Correctly query the GPU driver and the Android OS

When developing on the Android platform, there are two ways to determine specific characteristics of different devices: by querying the package manager and GPU driver (feature detection) or by checking different members of the Android.os.Build object (device detection).

Offer various performance choices to the end user

If any of the above seems too complicated to implement or requires too much development work, a simple solution is to give the user multiple choices in quality and/or performance. This would create a similar situation to that in the PC gaming market, where certain expectations must be met in terms of educating and guiding users.

Go all out: include micro-benchmarking code in the pre-loading stage

Users expect their applications to run smoothly and efficiently across any of their Android-based devices, be it a smartphone, tablet, smart TV or any other embedded device.

A simple way for developers to ensure their app is optimized to support any combination of CPU and GPU is to include a simple benchmark as part of their preloading sequence. As an example, an application could use our PowerVR Graphics SDK tools to recognise that the Series5/5XT USSE unit is maxed out during the benchmark run, so simpler shaders should be used on the device.

Using PVRScope to find performance spikes and to generate reports on overall performance while an app is executingUsing PVRScope to find performance spikes and to generate reports on overall performance while an app is executing

Another example is an embedded benchmark like the one inside Epic Citadel which allows developers to get an accurate estimation of any system’s performance. This is due to the way in which some current applications are written, where developers make certain assumptions based on a fixed list of hardware characteristics.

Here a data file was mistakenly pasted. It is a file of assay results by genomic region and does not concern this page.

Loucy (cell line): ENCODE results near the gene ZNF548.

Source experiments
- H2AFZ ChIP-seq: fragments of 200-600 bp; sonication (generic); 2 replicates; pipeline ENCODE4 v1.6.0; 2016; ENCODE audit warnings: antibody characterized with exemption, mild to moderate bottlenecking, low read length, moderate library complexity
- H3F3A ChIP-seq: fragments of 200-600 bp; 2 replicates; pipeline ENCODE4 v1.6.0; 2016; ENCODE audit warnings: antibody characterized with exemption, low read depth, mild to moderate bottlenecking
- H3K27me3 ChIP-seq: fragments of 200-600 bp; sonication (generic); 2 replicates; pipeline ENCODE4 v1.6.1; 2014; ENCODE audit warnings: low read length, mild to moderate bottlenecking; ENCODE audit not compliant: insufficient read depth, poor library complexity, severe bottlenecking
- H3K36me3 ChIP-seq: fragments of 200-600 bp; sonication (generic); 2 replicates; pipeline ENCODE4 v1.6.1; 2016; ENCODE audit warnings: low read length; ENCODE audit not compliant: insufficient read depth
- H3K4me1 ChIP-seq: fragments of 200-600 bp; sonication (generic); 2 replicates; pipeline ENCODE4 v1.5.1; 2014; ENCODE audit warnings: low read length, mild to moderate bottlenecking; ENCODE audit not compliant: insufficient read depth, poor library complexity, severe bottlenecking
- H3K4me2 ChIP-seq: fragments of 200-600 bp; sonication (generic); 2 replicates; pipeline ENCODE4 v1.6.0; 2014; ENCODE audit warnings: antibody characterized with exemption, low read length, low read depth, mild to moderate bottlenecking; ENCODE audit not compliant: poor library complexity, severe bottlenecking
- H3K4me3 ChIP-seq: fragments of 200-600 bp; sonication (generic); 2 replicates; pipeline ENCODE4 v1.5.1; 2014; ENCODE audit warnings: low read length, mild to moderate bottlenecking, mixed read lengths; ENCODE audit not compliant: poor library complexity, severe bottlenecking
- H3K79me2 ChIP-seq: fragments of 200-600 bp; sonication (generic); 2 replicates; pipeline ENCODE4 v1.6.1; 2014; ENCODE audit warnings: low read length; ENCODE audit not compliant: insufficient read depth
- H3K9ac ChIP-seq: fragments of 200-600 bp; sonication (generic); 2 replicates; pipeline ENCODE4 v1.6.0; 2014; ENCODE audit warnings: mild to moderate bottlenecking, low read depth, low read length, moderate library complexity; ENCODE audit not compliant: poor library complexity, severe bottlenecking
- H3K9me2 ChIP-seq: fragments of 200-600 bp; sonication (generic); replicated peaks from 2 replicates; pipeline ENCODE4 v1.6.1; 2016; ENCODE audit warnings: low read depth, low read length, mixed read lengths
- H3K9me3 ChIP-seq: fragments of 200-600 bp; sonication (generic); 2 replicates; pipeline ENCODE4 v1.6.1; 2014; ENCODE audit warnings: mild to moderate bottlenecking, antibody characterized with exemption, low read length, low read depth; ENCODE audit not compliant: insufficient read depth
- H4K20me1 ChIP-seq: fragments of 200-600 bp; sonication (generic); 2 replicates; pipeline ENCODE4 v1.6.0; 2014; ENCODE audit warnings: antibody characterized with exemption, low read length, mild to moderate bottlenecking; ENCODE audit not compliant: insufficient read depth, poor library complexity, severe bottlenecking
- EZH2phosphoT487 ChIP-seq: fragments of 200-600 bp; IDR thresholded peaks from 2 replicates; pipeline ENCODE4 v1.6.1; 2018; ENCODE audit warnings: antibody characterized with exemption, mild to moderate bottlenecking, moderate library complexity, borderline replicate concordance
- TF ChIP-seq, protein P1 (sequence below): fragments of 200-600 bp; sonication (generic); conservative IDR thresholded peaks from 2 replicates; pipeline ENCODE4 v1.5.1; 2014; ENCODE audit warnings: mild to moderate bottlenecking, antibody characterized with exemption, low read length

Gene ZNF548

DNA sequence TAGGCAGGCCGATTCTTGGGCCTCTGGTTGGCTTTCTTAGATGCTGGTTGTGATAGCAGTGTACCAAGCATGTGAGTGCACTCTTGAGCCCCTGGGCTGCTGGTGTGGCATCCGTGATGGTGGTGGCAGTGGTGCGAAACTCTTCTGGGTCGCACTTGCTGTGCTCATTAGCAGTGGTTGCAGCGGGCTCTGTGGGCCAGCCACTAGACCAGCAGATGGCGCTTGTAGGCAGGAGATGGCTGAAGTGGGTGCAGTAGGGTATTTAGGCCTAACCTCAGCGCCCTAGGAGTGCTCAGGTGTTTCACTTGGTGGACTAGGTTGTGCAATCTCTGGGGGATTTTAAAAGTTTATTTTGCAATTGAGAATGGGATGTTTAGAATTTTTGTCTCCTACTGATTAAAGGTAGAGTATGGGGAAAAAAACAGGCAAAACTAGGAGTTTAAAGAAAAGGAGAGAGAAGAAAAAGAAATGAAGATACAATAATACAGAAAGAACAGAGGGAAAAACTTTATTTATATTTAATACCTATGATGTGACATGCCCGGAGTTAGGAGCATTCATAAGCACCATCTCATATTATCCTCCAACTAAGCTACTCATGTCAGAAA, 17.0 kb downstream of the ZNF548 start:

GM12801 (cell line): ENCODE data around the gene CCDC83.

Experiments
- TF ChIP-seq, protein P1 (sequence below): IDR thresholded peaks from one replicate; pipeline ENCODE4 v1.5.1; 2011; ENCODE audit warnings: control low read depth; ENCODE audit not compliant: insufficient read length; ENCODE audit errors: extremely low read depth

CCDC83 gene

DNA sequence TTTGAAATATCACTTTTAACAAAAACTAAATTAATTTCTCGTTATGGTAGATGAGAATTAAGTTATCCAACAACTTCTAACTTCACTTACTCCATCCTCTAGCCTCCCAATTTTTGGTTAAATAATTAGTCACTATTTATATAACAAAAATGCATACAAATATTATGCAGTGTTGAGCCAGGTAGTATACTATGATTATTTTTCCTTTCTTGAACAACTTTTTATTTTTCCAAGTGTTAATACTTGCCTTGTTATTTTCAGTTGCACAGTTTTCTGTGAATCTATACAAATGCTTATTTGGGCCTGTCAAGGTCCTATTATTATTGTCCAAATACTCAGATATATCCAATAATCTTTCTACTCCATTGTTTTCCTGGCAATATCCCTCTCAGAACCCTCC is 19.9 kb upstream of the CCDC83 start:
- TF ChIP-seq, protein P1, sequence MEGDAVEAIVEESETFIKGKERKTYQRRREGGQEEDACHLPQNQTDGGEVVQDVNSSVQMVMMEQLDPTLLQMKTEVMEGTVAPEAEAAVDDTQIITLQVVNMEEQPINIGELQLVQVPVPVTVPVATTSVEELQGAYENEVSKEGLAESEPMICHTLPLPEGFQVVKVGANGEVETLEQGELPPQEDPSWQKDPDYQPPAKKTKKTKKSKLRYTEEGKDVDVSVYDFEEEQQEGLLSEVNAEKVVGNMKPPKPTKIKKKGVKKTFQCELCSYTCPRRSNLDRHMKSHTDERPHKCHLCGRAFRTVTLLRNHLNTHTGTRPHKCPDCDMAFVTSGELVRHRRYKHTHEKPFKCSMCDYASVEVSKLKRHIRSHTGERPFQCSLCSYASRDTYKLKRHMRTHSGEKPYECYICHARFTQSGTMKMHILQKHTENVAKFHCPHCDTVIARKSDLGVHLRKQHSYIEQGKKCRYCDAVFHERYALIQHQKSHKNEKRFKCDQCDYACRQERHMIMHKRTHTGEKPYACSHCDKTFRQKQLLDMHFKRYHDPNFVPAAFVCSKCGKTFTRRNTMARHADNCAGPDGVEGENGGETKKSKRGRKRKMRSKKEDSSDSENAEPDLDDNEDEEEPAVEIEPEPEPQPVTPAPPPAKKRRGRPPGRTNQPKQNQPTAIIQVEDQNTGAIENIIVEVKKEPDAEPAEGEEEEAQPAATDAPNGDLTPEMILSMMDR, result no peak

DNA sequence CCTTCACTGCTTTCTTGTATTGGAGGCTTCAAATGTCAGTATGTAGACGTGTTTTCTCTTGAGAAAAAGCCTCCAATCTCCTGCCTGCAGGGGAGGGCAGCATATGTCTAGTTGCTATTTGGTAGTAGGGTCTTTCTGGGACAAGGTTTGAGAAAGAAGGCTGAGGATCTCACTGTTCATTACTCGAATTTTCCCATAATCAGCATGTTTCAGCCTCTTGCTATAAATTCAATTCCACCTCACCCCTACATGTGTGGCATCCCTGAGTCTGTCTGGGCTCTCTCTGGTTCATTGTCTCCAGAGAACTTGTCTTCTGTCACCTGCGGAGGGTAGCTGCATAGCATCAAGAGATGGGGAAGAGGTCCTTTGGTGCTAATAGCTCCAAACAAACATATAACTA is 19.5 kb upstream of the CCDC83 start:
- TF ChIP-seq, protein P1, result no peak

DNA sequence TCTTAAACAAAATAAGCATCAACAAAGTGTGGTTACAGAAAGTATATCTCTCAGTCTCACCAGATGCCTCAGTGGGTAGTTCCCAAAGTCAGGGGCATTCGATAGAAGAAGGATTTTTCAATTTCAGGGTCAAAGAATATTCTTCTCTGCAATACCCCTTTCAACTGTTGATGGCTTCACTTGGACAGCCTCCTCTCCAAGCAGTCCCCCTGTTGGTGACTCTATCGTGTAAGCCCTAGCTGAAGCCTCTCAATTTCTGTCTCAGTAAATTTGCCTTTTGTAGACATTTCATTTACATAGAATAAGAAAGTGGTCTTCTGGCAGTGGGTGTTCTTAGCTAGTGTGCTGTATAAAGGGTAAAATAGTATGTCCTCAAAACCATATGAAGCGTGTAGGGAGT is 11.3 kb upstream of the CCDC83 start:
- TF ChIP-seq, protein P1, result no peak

PVRTune can be used during benchmark developmentPVRTune can be used during benchmark development

Mobile is a fast evolving, dynamic market

Focusing only a certain Android platform might sound like a good idea at first, especially if a particular company is providing a significant financial incentive to encourage this approach. But in the long run, it is not a sustainable option, especially in a dynamic, fast-paced mobile world where things can change very quickly. Developing for a broad base can ensure longevity for your app.

The best approach is to study the market carefully and understand the advantages of all – or, at the very least, the most popular – hardware GPU and CPU architectures and products. This will help you shape your application in a more robust and flexible way that adheres to a fair and well-documented set of guidelines.

About the author: Alex Voica

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Before deciding to pursue his dream of working in technology marketing, Alexandru held various engineering roles at leading semiconductor companies in Europe. His background also includes research in computer graphics and VR at the School of Advanced Studies Sant'Anna in Pisa. You can follow him on Twitter @alexvoica.

View all posts by Alex Voica